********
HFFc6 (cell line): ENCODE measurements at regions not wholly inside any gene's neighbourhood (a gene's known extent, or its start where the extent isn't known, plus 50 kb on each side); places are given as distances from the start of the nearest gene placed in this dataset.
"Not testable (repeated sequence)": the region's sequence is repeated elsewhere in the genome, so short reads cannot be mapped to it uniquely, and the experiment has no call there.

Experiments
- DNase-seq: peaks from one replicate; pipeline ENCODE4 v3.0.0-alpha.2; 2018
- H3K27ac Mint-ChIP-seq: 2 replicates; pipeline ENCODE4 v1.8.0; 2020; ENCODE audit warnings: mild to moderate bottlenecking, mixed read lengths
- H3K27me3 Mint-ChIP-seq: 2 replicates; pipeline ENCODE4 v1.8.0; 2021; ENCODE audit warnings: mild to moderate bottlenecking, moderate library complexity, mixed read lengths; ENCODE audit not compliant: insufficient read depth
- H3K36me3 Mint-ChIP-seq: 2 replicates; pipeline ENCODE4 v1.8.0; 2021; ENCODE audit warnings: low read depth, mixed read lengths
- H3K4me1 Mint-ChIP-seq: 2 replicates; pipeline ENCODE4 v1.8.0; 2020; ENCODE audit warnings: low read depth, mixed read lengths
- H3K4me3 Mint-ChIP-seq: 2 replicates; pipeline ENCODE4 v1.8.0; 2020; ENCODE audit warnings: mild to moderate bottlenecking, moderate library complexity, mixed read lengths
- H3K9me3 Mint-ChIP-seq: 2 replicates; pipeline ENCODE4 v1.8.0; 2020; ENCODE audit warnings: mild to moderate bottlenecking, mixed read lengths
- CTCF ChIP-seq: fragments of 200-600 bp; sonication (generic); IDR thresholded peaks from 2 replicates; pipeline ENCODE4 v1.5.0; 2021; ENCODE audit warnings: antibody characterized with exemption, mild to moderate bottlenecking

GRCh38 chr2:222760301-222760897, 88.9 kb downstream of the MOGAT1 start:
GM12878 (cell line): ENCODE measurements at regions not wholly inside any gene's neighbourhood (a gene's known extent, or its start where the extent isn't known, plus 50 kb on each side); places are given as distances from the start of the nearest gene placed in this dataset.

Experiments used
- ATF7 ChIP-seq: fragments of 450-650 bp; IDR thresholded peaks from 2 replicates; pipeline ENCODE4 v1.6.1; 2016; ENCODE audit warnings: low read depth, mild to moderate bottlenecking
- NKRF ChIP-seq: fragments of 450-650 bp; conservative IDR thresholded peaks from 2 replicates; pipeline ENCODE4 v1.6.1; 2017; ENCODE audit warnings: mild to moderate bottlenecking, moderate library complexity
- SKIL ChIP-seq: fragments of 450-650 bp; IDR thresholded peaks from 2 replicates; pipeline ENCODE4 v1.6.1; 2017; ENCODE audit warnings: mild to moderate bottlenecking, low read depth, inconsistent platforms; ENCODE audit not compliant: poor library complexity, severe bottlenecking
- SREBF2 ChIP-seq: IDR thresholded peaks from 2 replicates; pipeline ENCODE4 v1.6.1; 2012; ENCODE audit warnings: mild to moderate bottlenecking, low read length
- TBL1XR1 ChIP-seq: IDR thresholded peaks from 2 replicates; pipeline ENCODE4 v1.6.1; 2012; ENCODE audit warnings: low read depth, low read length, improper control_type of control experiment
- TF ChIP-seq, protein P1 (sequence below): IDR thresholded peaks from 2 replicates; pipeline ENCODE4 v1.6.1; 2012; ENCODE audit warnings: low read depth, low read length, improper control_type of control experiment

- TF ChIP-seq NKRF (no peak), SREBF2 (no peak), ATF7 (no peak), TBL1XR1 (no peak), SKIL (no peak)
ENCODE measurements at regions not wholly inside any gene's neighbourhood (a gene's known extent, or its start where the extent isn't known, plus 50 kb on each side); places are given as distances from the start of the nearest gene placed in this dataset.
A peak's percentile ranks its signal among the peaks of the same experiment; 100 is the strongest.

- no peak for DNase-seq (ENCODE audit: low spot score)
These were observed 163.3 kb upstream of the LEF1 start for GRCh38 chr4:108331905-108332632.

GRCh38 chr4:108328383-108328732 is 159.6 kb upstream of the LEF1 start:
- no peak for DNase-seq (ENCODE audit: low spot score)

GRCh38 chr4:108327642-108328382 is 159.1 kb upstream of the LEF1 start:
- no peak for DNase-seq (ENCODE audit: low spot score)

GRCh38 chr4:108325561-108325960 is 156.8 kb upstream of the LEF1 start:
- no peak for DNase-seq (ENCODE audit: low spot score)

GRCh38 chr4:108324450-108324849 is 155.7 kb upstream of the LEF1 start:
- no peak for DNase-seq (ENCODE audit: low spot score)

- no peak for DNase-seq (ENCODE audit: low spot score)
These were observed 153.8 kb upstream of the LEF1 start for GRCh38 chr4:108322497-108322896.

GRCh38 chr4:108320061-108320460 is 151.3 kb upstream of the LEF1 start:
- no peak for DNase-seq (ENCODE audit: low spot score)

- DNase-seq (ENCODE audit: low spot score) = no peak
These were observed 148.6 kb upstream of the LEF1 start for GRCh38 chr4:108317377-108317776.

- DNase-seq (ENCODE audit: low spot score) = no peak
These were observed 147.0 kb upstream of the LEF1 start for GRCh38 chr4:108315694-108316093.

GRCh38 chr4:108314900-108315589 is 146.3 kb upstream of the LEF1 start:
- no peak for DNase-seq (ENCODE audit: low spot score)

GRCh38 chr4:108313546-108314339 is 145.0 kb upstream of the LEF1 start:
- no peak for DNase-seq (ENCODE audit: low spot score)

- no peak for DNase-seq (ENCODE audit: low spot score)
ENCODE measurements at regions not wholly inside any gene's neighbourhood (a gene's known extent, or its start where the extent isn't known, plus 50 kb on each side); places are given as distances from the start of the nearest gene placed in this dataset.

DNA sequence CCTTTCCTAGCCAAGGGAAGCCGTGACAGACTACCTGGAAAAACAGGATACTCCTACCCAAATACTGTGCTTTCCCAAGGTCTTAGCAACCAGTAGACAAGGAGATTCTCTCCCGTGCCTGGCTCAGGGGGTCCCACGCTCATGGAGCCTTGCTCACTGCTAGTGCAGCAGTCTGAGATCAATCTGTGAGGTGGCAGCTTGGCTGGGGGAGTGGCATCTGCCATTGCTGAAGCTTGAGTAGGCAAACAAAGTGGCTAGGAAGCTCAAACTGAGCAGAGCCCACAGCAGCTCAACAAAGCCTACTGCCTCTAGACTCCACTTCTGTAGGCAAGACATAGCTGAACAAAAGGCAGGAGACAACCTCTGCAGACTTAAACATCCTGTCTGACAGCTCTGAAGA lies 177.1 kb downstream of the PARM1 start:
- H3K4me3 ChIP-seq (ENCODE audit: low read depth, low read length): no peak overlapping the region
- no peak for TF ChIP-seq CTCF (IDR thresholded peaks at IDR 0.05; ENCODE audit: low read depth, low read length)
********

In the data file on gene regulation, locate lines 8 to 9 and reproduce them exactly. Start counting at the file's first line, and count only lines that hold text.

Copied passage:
- H3K4me1 Mint-ChIP-seq: 2 replicates; pipeline ENCODE4 v1.8.0; 2020; ENCODE audit warnings: low read depth, mixed read lengths
- H3K4me3 Mint-ChIP-seq: 2 replicates; pipeline ENCODE4 v1.8.0; 2020; ENCODE audit warnings: mild to moderate bottlenecking, moderate library complexity, mixed read lengths